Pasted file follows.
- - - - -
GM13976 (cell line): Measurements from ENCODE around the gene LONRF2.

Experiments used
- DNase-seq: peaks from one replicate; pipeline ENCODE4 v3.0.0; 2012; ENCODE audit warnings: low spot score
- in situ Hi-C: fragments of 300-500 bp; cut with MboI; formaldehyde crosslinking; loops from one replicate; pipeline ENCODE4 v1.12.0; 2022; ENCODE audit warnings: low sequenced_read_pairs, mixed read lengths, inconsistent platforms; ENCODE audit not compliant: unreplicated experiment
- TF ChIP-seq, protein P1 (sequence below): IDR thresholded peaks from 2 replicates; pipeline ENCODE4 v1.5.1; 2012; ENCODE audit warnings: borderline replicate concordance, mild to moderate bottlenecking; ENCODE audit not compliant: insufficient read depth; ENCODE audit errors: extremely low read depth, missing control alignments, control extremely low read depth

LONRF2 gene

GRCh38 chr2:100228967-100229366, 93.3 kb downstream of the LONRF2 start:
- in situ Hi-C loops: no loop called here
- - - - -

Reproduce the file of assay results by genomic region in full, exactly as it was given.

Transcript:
GM13976 (cell line): Measurements from ENCODE around the gene LONRF2.

Experiments used
- DNase-seq: peaks from one replicate; pipeline ENCODE4 v3.0.0; 2012; ENCODE audit warnings: low spot score
- in situ Hi-C: fragments of 300-500 bp; cut with MboI; formaldehyde crosslinking; loops from one replicate; pipeline ENCODE4 v1.12.0; 2022; ENCODE audit warnings: low sequenced_read_pairs, mixed read lengths, inconsistent platforms; ENCODE audit not compliant: unreplicated experiment
- TF ChIP-seq, protein P1 (sequence below): IDR thresholded peaks from 2 replicates; pipeline ENCODE4 v1.5.1; 2012; ENCODE audit warnings: borderline replicate concordance, mild to moderate bottlenecking; ENCODE audit not compliant: insufficient read depth; ENCODE audit errors: extremely low read depth, missing control alignments, control extremely low read depth

LONRF2 gene

GRCh38 chr2:100228967-100229366, 93.3 kb downstream of the LONRF2 start:
- in situ Hi-C loops: no loop called here